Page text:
…all of which are things the 4th CD GOP has badly neglected ever since the last time a GOP candidate was a real contender in the district (1994, when the late Dennis Newinski came within six points of toppling the sainted Bruce Vento).

It’s easy to say “the past is passed”.  When you’re a 4th CD Republican, it’s absolutely vital; there has been, for 18 years, virtually nothing good about the district’s recent history.

And it may sound pollyannaish to say “let’s focus on the future”.

But this is one of those rare moments in life when a group can literally say it has nothing to lose by going forward – that, indeed, tossing the past aside can be purely a liberating thing.

So here you go, 4th CD History:

Onward!

5 thoughts on “The 4th CD GOP: All The News That’s Fed To Print

  1. The Democratic party has the lead on their embrace of libertarian with their social liberalism, but the opening for small government, balanced budget Republicans is clear if they can learn to silence the voices for social conservatism, and selectively embrace a few socially liberal goals (and embrace immigration reform).

    The young, educated elite who create jobs and lead opinion trends are socially liberal and fiscally conservative. They support useful benefits and efficient government but not deficits or bureaucracy. The boomers, who have become less socially liberal with age and have always been fiscally profligate, are electorally important today but a diminishing breed. Getting in front of the libertarian trend will require adjustment by both parties, the Republicans most obviously, but the Democrats too.

  2. Emery you can not have open borders and a welfare State. Now if somehow we could tie immigration reform to not receiving EBT, WIC, EIC, or other State assistance, then maybe there is a way forward. However, since the Supreme Court has ruled that excluding illegals from welfare is somehow unconstitutional I don’t see where the open border policy leads to anything but financial ruin.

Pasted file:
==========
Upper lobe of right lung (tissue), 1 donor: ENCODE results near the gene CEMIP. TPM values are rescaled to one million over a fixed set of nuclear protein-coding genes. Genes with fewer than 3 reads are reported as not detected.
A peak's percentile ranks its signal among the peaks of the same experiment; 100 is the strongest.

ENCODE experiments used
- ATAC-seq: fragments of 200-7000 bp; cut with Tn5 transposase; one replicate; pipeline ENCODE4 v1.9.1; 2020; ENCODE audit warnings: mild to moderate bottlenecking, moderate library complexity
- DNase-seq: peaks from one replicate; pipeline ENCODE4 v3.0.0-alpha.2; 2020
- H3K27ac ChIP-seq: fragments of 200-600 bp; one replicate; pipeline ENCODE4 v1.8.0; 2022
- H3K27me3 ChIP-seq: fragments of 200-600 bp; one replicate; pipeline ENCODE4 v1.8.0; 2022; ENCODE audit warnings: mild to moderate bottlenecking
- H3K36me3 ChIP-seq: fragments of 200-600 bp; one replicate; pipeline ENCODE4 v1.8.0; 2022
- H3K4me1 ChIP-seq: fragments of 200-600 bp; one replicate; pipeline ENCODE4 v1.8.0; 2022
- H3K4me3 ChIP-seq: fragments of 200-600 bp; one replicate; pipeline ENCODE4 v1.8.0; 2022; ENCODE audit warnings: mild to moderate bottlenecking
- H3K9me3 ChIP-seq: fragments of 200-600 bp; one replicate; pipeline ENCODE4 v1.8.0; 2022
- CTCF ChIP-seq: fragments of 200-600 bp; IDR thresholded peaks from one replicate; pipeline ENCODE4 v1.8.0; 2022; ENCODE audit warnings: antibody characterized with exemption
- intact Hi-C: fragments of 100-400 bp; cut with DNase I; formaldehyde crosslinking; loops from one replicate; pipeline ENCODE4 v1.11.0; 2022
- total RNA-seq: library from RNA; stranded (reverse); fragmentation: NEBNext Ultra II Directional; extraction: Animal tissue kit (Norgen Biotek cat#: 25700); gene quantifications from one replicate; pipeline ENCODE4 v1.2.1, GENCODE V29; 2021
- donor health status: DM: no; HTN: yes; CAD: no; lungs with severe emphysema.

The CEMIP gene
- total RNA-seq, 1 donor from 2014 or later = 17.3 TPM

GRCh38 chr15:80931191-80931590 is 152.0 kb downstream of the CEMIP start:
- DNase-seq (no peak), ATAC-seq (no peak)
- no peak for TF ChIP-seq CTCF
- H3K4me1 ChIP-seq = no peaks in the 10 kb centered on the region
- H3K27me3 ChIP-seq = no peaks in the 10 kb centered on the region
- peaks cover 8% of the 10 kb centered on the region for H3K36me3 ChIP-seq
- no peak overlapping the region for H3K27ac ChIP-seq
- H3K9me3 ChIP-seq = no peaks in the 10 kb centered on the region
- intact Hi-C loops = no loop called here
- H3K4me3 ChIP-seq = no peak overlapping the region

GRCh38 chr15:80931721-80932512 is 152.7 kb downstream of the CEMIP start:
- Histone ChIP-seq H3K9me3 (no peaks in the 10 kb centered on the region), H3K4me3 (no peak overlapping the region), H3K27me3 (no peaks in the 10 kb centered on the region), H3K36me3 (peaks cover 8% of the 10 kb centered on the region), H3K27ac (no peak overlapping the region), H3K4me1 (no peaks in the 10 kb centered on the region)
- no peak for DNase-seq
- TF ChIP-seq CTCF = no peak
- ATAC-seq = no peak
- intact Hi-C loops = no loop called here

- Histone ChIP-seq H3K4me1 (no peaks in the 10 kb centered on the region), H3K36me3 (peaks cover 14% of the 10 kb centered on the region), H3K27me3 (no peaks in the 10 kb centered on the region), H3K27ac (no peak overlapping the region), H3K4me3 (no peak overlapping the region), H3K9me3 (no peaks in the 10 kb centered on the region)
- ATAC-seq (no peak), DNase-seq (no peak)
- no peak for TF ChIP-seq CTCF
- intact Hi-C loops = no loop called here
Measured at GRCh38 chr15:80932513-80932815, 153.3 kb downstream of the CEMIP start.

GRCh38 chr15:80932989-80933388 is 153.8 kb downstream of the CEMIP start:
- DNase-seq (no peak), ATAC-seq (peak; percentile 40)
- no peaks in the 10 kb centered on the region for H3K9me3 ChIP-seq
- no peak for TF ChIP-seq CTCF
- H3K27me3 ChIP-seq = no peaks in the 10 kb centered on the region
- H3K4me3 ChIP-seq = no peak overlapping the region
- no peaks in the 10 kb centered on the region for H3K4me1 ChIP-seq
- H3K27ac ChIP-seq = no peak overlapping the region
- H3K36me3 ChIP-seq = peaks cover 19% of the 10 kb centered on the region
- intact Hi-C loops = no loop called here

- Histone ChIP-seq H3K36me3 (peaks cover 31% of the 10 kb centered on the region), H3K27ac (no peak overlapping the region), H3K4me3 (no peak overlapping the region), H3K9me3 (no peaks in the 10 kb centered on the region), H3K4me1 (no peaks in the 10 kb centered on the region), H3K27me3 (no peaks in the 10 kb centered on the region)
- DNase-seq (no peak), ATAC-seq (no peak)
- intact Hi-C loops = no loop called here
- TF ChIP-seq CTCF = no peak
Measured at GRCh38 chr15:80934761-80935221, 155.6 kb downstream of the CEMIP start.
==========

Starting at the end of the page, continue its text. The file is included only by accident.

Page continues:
3. One day a politician will say something like:

    “A century ago, people could move freely across borders to seek a better life for themselves and their families. Travel was hard and expensive, so only the most ambitious and motivated made those journeys, and each country benefited greatly from their contributions, none more so than the USA. Today, travel is cheaper, communication is easier, and not every potential immigrant is as ambitious and motivated to learn our ways and contribute to our society. But we welcome all who will work to provide for themselves and pay taxes, all who value a free and fair society and will work to preserve it, all who value their heritage yet are willing to learn our culture and language. We will charge a fee to all immigrants as a sign that they are willing to invest themselves in the betterment of this country, but we welcome all who wish to come, and are flattered that they value our country enough to pay to get in.”

    And that might be politically palatable enough to sell, especially if unemployment goes down some. Making immigrants pay the Treasury for the privilege of entry refutes most of the non-nativist arguments against immigration. As for the nativists, the clearer their message is, the uglier it sounds. Let them defeat themselves.

  4. And they will still stream across the border illegally to avoid paying the tax. The tax merely sets the ceiling for what the black-market coyotes can charge for bringing people in.